Archaeologists don't dig Anasazi Digs. The
family-owned business on private land near Monticello, Utah,
invites customers to excavate - and keep - artifacts from an
Anasazi pueblo for $2,500 a day.
owning a Van Gogh painting and cutting it into lots of pieces,"
says Utah state archaeologist Kevin Jones. "The owner could do it,
but it wouldn't be very ethical."
ruins sit on private land, Utah laws prohibiting excavation of
antiquities do not apply. Howard Ransdell, a welder and
grape-grower whose family has owned the land for nearly 50 years,
says he started Anasazi Digs in the hopes of preserving artifacts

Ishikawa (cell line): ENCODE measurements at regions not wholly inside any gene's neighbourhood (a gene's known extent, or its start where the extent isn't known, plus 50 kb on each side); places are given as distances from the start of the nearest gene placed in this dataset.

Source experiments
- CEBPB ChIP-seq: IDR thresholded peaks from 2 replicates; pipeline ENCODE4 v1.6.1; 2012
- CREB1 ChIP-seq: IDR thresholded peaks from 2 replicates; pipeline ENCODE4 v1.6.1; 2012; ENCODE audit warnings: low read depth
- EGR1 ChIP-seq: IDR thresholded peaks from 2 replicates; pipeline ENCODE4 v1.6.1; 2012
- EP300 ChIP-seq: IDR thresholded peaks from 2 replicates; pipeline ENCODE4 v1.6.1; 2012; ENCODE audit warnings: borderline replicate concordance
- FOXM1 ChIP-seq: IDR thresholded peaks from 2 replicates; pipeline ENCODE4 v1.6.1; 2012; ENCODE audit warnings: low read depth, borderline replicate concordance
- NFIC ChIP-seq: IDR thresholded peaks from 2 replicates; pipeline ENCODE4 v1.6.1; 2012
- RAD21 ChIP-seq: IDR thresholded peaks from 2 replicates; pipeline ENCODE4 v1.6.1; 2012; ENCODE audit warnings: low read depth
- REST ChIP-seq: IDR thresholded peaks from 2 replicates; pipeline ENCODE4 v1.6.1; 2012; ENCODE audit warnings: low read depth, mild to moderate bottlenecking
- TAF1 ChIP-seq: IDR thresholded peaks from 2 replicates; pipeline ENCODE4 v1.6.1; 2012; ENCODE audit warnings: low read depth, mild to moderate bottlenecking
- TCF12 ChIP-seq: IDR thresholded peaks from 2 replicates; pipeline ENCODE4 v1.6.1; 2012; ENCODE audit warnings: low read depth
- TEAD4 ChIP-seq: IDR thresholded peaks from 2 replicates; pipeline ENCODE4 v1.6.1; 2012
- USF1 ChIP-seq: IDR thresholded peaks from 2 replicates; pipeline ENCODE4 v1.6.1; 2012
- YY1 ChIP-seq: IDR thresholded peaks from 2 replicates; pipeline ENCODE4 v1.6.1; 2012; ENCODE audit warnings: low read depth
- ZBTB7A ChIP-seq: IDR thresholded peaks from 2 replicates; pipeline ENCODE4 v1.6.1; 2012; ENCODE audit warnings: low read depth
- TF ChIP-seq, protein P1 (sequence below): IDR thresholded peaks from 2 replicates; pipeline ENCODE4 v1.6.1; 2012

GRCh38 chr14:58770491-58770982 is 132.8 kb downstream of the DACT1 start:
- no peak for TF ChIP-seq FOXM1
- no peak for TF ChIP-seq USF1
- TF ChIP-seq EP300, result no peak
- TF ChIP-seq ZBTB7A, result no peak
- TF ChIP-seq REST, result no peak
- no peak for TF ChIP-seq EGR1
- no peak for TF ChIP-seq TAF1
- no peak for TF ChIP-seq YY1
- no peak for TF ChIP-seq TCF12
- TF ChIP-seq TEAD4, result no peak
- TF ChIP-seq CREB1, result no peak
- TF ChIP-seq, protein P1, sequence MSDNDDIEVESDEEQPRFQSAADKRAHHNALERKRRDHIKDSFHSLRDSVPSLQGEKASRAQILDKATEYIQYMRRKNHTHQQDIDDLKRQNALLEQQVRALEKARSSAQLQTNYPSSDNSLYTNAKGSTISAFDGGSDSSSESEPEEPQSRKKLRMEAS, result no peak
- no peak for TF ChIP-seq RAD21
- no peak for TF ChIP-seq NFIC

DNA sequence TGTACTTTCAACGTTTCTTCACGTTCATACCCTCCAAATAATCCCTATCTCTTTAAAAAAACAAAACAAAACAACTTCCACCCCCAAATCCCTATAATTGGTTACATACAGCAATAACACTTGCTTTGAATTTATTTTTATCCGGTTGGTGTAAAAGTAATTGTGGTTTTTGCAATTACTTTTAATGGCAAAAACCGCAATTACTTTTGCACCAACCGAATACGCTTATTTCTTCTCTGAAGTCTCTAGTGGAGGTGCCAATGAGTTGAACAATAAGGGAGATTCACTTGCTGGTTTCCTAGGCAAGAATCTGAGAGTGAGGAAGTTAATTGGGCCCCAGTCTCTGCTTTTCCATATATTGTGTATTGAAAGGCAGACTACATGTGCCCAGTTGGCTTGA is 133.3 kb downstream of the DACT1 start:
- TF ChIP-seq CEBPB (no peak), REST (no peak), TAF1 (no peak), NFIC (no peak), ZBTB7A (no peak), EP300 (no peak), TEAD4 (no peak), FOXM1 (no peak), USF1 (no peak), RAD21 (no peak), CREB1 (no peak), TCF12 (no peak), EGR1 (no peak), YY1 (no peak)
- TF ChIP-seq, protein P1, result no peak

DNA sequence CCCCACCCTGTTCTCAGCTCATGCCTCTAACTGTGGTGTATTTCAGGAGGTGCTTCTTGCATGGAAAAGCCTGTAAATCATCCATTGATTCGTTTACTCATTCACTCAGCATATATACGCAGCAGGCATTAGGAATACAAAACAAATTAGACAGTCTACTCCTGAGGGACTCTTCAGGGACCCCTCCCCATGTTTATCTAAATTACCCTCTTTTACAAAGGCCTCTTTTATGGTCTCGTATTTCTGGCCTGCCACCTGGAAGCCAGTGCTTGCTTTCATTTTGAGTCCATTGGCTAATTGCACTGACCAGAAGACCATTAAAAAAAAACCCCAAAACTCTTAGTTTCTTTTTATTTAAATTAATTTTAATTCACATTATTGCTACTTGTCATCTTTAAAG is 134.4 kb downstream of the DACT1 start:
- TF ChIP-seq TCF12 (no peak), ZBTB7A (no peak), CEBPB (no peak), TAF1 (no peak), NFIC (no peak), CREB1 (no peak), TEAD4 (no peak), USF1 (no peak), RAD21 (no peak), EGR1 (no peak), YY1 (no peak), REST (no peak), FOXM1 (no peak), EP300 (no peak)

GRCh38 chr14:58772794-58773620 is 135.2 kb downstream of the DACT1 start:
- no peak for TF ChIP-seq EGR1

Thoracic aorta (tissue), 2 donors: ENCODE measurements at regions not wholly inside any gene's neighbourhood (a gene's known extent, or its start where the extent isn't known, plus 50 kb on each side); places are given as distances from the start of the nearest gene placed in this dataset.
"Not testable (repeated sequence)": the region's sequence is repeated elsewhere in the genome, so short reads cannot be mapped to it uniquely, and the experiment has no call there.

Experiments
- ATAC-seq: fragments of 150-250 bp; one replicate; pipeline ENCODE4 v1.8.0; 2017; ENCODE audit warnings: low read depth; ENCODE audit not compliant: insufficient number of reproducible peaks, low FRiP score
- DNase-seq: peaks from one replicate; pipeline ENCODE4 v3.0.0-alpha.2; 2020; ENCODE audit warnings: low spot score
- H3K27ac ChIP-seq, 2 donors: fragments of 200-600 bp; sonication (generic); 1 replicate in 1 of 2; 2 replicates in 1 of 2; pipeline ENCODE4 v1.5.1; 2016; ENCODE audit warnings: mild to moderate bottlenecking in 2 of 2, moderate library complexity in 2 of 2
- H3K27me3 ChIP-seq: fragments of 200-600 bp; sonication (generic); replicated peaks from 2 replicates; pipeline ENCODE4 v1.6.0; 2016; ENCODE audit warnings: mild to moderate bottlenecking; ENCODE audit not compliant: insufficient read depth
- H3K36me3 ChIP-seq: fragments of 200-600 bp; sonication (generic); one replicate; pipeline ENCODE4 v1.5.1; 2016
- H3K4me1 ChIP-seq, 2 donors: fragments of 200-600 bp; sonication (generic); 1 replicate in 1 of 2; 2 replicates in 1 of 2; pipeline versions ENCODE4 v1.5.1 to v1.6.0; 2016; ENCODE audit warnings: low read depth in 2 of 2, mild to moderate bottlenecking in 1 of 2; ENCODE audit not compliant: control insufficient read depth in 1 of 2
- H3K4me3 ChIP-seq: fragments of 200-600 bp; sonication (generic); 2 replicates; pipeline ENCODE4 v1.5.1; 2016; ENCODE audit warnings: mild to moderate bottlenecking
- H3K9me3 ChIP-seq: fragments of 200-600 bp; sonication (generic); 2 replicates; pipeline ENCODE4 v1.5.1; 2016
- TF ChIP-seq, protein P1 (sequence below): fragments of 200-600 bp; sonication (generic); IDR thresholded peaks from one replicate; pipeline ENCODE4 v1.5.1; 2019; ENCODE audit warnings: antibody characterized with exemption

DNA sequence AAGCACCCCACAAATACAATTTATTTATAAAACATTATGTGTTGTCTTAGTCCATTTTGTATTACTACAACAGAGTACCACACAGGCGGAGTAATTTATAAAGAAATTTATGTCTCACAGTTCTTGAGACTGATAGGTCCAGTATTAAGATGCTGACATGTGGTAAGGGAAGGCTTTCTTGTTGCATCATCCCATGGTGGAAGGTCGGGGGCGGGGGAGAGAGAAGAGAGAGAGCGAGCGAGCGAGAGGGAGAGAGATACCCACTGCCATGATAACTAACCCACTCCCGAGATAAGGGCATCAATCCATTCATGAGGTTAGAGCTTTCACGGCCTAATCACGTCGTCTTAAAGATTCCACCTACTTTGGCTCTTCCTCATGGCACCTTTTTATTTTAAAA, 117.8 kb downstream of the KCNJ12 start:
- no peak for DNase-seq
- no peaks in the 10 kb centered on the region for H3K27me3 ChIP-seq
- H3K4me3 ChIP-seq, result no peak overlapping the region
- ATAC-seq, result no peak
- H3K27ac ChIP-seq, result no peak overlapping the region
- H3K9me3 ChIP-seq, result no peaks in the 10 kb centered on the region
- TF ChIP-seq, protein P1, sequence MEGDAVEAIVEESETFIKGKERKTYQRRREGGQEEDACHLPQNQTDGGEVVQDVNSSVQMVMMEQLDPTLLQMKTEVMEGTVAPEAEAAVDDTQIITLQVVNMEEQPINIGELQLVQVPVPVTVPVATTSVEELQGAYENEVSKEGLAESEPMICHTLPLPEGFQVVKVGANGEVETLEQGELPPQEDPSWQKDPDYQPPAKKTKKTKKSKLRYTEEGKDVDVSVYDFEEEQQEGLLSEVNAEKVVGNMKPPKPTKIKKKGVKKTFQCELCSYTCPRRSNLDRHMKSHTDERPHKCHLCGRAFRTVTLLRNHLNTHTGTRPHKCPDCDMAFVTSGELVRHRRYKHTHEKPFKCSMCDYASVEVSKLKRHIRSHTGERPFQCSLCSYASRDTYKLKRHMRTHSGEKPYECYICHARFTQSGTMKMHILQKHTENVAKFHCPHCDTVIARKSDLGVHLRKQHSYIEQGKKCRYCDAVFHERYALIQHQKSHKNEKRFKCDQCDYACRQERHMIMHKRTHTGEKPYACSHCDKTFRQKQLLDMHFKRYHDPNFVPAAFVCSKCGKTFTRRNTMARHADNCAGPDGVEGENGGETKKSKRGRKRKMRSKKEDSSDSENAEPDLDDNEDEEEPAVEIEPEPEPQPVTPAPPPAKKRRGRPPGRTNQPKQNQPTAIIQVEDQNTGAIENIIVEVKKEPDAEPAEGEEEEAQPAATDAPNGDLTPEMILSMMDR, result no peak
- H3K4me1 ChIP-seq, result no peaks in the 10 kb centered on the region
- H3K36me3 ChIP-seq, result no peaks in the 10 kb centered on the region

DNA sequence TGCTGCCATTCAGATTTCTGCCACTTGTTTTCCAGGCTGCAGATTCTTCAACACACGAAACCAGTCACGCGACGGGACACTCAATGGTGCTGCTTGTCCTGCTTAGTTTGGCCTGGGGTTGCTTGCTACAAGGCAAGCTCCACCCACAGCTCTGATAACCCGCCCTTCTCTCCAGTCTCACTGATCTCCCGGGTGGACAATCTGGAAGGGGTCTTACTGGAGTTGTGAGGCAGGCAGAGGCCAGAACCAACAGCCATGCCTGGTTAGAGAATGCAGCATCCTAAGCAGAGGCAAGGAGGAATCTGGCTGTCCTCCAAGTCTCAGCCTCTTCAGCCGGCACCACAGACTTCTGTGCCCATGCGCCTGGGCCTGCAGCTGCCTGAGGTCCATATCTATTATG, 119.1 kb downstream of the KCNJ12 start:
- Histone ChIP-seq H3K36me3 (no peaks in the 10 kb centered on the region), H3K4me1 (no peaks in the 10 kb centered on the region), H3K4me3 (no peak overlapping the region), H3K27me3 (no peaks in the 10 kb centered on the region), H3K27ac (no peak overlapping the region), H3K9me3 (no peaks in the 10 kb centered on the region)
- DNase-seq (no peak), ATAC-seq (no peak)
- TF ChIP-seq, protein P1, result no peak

that would otherwise erode into the banks of a nearby creek. "It
was a matter of conservation, not of arbitrarily destroying Indian
ruins," he says.
Though the business has been
open for several months, Ransdell reports no customers so far. And
both Ransdell and Jones predict that once the digging begins, human
remains will surface, in which case stringent state burial laws
Even if burial laws don't stop
excavation, the business may yet become an artifact: Ransdell has
offered to sell the property to the Archaeological Conservancy.
Cost disagreements have postponed a sale, but the Conservancy's
southwest director, Jim Walker, remains optimistic that "with time
and patience, this particular project will end up in the hands of
someone who's interested in preserving it."